International Perspective on Engineering Education
One of them was Arnold Pears, associate professor at Uppsala University in Sweden. He leads the Computer Science Education Research group, which includes faculty and PhD students. They are investigating two areas: Development and assessment of professional competence, and identity.
“We are unique in the sense that we don’t propose to just consolidate the research that already exists,” Dr. Pears says. “Our mission is to try to broaden the base of research, so that all teaching and learning in the faculty of natural sciences and technology will be supported by appropriate, basic research in higher education theory and the disciplines.”
Lena Gumaelius is head of the Department of Learning at KTH Royal Institute of Technology in Sweden. She’s spent the past several years building up the research environment in the Department.
“The research we are doing is engineering education in a broader sense,” Dr. Gumaelius says. “We work with engineering education and engineering education K-12.”
Dr. Gumaelius says other research areas include sustainability, organization management, E-learning, and outreach and attractiveness efforts to get more young people interested in STEM.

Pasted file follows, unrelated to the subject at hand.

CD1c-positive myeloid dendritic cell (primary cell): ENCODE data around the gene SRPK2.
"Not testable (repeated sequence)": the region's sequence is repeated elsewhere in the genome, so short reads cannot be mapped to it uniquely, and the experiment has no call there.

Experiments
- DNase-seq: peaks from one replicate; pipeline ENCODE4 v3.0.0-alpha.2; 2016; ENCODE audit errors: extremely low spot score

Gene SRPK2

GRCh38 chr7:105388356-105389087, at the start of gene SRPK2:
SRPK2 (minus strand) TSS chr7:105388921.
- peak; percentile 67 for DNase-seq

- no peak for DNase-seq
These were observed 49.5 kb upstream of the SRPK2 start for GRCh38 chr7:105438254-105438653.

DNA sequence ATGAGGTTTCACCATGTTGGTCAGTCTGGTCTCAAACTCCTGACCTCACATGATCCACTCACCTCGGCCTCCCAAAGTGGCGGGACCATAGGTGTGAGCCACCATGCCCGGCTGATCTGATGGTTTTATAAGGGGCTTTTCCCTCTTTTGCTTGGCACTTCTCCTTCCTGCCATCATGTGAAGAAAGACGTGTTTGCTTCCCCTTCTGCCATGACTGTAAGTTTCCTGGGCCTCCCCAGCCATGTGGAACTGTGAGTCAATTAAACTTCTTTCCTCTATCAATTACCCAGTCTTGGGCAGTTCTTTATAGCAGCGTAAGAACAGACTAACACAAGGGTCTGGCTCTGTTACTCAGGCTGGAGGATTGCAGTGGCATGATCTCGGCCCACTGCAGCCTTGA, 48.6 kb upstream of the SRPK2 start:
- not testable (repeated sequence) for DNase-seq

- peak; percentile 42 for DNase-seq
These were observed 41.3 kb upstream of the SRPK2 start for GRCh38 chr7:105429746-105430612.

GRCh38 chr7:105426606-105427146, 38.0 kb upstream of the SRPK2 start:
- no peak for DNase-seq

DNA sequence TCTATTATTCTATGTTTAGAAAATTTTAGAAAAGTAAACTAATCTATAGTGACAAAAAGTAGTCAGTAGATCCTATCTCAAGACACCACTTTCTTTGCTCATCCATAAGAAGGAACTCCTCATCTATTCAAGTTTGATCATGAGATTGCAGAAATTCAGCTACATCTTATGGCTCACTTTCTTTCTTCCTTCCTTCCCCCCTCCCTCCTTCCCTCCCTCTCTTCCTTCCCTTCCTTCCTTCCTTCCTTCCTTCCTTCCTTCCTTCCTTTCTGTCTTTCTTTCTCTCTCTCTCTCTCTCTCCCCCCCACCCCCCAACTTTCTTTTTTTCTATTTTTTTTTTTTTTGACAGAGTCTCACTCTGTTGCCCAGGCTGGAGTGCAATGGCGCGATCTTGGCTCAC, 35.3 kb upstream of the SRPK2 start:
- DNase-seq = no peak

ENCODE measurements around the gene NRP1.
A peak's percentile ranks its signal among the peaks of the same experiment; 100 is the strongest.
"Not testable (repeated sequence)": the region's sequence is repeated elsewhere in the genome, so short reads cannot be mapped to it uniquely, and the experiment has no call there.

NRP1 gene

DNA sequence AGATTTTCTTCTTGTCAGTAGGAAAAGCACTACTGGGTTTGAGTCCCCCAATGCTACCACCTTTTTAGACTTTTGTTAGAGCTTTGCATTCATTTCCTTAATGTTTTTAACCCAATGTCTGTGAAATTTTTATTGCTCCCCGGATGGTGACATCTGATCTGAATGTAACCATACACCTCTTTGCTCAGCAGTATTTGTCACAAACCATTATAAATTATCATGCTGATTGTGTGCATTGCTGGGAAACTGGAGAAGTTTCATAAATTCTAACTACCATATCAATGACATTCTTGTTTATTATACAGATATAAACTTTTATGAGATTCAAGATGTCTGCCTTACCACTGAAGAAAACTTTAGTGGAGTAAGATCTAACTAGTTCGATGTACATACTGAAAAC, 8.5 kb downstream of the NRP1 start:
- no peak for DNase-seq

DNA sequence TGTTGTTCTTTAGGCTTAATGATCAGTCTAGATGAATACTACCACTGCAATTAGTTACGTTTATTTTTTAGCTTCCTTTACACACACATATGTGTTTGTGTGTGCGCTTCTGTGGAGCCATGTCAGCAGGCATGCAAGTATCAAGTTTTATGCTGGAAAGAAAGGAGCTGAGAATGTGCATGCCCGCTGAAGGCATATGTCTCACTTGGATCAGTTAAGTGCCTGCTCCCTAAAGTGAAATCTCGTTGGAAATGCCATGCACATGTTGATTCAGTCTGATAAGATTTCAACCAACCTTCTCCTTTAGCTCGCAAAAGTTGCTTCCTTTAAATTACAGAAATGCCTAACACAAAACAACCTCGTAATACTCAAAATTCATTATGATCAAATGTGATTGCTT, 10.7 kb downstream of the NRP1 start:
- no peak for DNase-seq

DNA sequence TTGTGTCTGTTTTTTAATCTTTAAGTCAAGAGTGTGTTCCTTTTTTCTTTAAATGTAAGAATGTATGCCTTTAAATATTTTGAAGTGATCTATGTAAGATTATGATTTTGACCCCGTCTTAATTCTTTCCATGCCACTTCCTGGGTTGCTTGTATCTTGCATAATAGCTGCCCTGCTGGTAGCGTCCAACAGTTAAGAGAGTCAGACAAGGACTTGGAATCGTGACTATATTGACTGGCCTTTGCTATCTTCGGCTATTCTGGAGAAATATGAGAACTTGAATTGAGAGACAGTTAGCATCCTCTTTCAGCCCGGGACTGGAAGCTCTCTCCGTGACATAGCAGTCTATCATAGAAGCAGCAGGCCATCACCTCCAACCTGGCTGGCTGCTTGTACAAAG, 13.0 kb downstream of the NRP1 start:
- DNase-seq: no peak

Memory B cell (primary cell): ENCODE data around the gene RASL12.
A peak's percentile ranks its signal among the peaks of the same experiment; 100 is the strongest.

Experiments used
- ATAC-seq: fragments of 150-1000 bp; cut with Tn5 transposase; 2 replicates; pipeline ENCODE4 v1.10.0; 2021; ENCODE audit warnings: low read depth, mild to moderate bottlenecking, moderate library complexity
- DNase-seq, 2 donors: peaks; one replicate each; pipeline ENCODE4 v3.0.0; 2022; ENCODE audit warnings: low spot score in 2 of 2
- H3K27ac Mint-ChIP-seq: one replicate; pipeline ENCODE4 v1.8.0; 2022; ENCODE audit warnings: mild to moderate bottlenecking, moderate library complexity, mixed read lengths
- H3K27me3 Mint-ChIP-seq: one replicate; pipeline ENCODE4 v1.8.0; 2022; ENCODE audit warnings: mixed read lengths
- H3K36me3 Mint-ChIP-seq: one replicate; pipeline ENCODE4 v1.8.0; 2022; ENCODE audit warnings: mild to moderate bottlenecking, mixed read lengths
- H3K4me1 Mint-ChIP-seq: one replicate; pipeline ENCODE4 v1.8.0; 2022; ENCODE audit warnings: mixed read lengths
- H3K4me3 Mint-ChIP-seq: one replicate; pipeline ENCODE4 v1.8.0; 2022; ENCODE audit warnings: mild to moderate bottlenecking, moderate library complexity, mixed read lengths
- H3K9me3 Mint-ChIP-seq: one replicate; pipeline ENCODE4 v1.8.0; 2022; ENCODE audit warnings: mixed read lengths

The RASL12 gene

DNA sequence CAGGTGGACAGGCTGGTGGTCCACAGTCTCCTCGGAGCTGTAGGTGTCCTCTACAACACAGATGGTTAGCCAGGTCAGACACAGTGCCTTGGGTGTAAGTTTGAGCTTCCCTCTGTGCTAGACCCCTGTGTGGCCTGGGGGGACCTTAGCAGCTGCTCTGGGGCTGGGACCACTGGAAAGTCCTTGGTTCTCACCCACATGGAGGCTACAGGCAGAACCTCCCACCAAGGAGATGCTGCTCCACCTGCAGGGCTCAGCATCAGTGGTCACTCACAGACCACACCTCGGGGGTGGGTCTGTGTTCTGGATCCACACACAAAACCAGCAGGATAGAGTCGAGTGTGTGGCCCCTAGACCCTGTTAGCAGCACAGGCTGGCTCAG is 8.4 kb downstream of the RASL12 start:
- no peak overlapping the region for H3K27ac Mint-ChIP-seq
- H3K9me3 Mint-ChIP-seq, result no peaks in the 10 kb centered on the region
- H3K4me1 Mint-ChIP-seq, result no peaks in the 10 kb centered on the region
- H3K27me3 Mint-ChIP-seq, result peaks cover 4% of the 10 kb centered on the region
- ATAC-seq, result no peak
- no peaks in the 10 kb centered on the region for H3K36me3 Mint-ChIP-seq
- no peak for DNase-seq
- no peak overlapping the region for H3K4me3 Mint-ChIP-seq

Bill Williams is a lecturer at the Barriero School of Technology in the Polytechnic Institute of Setubal, Portugal. He and a colleague are comparing the emergence of engineering education research in Portugal and Ireland.
“The data show that there is some emergence of engineering education research that perhaps there wasn’t ten years ago,” Williams says, “but very much, little, tiny, green shoots.”
He says Ireland is further along with one institution founding a research center last year and offering a PhD program.
“In Portugal, there isn’t a PhD program in engineering education research (EER),” Williams says. “There are PhDs related to EER, but it has to be something else – fit into some other program like engineering management.”